Materials and Methods
Panels were made in the lab as well as obtained from a local big box store. Lab panels were 5-ply, 12-inch × 12-inch × 5/6-inch. They were pressed at 315°F (157°C) for 360 seconds at 175 pounds per square inch (psi). Spread rates were 26.0 g/ft2, double glue line (28.6 lbs/1,000 ft2 field equivalent, single line). Store-bought conditions are unknown. Panels were then tested via lap shear and IB methodology.
Lap shear sample preparation.—
The samples were cut into 1-inch by 31/8-inch strips per the PS1 standard. The samples were carefully kerfed (standard kerf line is 1/8 in.) to the different veneer lines (58 kerfed to center and 38 kerfed to both the face and back). The samples were then subjected to the accelerated aging test (described later), followed by testing via the Globe tester, with head speed of 16 in/min, per the PS1 standard. The samples were then dried overnight and then the wood failures of the samples were read by a trained operator.
IB block sample preparation.—
The samples were cut into 78 2-inch by 2-inch squares carefully maintaining the orientation such that the top of the panel was known. The samples underwent the accelerated aging test, (described later) and were dried overnight. They were glued to aluminum IB blocks and then tested with an Instron machine (Illinois Tool Works Inc., Glenview, Illinois), utilizing a 30-kN load cell. The speed of the test is determined by the thickness of the panel at 0.08 in/in/min. The force required to break the sample was recorded in psi, using the following calculation: IB (psi) = (Max load(lbf)/width (in)) × length(in), where lbf means pounds at failure. The wood failure was then read by a trained operator and the bond line at which the failure occurred was recorded.
Accelerated aging test description
The standard vacuum-and-pressure test listed in PS1 was used. In this test, the prepared samples were submerged in room temperature water. They were first subjected to 29 inches of vacuum for 30 minutes to remove the air from the sample. Then the vacuum was released, and the sample was subjected to 70 psi of pressure to force the water into the wood structure. This pressure was maintained for 30 minutes and then released. The samples were removed from the water and tested according to the methods described above.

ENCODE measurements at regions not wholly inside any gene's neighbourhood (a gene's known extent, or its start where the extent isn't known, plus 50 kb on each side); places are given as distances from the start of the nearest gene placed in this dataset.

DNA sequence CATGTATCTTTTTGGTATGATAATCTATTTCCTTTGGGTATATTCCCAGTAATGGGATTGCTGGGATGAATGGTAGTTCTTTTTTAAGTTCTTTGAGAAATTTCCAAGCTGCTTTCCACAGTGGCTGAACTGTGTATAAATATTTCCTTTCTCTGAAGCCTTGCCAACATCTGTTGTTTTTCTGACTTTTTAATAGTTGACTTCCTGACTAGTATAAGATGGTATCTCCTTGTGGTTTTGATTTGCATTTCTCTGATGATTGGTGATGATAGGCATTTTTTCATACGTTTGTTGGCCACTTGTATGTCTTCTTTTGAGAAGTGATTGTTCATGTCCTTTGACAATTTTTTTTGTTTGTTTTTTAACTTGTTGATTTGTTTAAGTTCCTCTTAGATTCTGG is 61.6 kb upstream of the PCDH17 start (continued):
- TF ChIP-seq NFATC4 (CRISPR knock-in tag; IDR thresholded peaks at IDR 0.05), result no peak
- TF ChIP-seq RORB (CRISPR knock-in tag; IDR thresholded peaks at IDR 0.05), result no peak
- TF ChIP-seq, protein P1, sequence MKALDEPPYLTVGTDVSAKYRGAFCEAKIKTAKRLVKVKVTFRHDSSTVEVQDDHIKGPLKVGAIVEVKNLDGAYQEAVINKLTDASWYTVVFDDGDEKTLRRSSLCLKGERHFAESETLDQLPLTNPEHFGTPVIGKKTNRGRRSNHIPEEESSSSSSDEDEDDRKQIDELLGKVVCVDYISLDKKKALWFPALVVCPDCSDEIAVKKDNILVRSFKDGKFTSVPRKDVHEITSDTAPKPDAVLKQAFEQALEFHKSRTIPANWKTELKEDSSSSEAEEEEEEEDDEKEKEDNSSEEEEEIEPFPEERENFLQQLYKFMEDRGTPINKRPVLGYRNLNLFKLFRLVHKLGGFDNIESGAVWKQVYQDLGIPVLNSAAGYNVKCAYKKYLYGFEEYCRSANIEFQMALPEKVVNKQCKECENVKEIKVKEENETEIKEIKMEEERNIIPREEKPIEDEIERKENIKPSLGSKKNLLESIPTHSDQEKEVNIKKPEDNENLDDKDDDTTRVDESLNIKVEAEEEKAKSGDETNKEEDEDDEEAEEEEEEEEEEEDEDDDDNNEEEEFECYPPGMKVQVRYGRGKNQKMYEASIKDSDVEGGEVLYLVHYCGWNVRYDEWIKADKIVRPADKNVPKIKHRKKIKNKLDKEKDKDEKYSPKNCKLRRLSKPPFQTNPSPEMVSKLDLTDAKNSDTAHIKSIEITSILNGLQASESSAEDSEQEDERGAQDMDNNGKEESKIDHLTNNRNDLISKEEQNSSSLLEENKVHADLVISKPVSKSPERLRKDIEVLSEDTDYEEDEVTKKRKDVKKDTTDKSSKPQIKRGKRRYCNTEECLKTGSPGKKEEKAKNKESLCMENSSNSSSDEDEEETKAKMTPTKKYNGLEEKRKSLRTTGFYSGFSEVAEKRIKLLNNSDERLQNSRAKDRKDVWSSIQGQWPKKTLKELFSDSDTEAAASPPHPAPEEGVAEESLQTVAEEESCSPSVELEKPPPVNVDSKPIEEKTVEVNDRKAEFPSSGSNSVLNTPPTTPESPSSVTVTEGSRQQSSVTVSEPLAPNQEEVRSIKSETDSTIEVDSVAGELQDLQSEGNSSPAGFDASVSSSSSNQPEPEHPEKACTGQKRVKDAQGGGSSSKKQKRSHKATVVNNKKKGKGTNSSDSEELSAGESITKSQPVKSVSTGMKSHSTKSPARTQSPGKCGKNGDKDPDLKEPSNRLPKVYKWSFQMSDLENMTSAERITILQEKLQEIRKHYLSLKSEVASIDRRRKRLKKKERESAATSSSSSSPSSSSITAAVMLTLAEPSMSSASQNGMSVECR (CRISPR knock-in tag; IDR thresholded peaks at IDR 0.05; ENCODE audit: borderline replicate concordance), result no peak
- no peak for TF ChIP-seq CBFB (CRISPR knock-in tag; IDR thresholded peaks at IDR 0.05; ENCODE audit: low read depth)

Chi square analysis was used to determine the randomness of the location of the break. There are two center bond lines—one face, and one back bond line in a 5-ply panel; therefore, if the breaks were completely random, the ratio of breaks should be 1:2:1 (Face:Center:Back). If the ratio is statistically different from this, it would indicate that the bonds were not equivalent (Table 2).
With this chi square score, the probability that data on the location of the break are consistent with random chance is less than 0.001 percent. This analysis strongly supports that the three bonds were not of even strength. Current procedures for the lap shear test do not check every bond line, so this important fact would not have been identified without the use of IB testing.
The chi square analysis indicated that the break location was not consistent with the location of the breaks if they were to be completely random. However, to confirm and determine whether the breaks were preferentially not in the core, a Bayesian analysis was conducted. The experiment was treated like a Bernoulli experiment where the break was either in the core or not. A noninformative prior with the Beta distribution described by Beta (1,1) was chosen in Program R (R Studio [R Core Team 2016] in Anaconda Environment [Anaconda Software Distribution 2021]) and was used to evaluate the distributions. Figure 7 is the Beta (1,1) prior distribution, indicating this prior will not provide any bias to the data.
The credible interval (see Table 3) for the center breaks also does not include 50 percent (the expected result for completely random breaks), so this strongly indicates that the breaks were not random. A similar analysis on the face and back was conducted and the results are listed in Table 3.
The results support there being a difference between the obtained results and the expected results. The center bond lines broke less frequently than expected. This indicates that these bonds were weaker than the bonds in the center.